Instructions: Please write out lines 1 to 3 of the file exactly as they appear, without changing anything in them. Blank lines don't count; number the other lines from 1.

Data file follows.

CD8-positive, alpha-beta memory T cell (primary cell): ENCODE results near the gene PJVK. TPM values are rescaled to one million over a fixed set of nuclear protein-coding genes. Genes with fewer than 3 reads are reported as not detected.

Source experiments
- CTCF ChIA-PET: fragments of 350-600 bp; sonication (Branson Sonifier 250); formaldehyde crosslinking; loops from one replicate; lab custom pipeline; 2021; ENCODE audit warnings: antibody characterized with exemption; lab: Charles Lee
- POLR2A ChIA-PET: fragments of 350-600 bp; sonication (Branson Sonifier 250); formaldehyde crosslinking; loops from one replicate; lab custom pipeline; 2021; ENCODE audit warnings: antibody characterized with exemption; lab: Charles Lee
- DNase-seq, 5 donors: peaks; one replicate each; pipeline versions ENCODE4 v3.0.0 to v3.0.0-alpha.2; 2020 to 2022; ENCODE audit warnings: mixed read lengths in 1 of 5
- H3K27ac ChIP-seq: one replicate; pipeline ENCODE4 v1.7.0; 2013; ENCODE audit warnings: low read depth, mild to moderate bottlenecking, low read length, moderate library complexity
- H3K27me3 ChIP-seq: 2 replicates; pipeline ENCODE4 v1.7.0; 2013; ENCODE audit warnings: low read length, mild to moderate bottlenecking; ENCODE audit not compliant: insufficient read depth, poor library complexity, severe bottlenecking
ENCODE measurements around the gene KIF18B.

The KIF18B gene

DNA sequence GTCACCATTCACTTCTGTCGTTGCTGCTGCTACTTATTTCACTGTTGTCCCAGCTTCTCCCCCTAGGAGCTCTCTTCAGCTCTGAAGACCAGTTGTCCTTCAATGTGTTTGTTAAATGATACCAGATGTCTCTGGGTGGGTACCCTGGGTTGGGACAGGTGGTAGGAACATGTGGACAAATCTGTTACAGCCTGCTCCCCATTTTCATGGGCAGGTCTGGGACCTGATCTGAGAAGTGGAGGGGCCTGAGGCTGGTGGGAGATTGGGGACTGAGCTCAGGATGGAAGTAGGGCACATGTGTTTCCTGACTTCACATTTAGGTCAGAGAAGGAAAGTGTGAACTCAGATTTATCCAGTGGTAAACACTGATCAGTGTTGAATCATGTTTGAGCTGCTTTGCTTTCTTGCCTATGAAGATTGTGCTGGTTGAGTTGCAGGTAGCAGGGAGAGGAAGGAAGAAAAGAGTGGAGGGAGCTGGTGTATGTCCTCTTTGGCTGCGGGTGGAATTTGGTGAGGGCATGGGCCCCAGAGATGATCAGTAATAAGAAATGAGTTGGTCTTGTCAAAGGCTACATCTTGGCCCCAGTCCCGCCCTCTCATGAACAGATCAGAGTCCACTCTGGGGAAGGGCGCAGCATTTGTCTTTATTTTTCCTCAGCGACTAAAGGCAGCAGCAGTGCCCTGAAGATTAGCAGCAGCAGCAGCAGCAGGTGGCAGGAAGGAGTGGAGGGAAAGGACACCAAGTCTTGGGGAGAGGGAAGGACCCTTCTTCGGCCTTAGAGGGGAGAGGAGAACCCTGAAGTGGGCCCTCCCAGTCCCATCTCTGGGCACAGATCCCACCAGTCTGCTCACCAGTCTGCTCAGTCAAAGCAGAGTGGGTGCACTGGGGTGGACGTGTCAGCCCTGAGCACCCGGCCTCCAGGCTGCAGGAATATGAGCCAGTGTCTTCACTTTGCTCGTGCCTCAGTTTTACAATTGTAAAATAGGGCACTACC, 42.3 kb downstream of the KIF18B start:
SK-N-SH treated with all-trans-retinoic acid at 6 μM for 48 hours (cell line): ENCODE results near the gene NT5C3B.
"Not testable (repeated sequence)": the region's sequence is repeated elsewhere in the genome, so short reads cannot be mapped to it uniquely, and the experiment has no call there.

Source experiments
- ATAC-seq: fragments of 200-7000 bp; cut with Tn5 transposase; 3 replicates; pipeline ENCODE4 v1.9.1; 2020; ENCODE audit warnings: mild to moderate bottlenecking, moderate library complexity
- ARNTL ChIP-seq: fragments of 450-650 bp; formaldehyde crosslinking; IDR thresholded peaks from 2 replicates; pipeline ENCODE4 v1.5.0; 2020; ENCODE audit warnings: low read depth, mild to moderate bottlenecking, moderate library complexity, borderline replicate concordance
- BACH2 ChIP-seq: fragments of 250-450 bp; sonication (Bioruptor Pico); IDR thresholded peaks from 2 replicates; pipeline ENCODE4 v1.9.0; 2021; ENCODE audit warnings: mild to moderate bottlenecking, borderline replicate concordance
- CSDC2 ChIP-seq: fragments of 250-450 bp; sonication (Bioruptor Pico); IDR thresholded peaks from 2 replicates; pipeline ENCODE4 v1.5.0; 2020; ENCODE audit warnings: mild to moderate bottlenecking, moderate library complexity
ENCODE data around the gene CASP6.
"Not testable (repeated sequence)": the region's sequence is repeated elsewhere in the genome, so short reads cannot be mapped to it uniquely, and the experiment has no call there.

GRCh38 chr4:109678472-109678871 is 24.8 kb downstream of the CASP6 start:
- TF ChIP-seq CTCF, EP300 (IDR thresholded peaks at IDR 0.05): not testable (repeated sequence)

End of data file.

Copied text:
CD8-positive, alpha-beta memory T cell (primary cell): ENCODE results near the gene PJVK. TPM values are rescaled to one million over a fixed set of nuclear protein-coding genes. Genes with fewer than 3 reads are reported as not detected.

Source experiments
- CTCF ChIA-PET: fragments of 350-600 bp; sonication (Branson Sonifier 250); formaldehyde crosslinking; loops from one replicate; lab custom pipeline; 2021; ENCODE audit warnings: antibody characterized with exemption; lab: Charles Lee